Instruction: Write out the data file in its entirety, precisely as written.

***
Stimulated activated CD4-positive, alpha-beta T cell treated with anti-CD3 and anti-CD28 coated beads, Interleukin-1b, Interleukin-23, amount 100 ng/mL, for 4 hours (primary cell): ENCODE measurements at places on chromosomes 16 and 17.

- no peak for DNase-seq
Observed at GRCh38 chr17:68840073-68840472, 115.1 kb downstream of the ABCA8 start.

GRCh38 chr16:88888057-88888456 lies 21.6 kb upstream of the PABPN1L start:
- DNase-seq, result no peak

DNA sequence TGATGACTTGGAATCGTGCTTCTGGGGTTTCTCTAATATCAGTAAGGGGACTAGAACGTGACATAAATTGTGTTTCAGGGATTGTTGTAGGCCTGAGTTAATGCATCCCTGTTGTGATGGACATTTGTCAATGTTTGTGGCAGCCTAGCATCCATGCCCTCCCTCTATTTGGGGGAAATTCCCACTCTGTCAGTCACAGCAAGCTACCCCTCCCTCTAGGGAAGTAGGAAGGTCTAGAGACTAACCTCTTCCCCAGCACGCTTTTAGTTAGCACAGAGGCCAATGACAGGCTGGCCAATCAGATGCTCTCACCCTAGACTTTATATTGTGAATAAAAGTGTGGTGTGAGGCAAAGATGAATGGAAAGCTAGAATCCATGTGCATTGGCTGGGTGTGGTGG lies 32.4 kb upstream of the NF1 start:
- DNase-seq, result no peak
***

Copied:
Stimulated activated CD4-positive, alpha-beta T cell treated with anti-CD3 and anti-CD28 coated beads, Interleukin-1b, Interleukin-23, amount 100 ng/mL, for 4 hours (primary cell): ENCODE measurements at places on chromosomes 16 and 17.

- no peak for DNase-seq
Observed at GRCh38 chr17:68840073-68840472, 115.1 kb downstream of the ABCA8 start.

GRCh38 chr16:88888057-88888456 lies 21.6 kb upstream of the PABPN1L start:
- DNase-seq, result no peak

DNA sequence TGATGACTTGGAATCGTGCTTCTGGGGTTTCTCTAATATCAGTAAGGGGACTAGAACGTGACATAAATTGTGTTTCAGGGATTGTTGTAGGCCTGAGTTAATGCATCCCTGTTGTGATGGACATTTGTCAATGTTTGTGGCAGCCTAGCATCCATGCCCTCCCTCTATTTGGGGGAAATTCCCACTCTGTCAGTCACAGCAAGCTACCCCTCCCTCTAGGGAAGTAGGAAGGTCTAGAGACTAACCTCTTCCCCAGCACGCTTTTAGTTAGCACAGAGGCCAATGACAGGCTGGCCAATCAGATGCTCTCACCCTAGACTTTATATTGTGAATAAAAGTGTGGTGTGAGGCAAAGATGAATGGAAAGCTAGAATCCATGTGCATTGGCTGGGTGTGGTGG lies 32.4 kb upstream of the NF1 start:
- DNase-seq, result no peak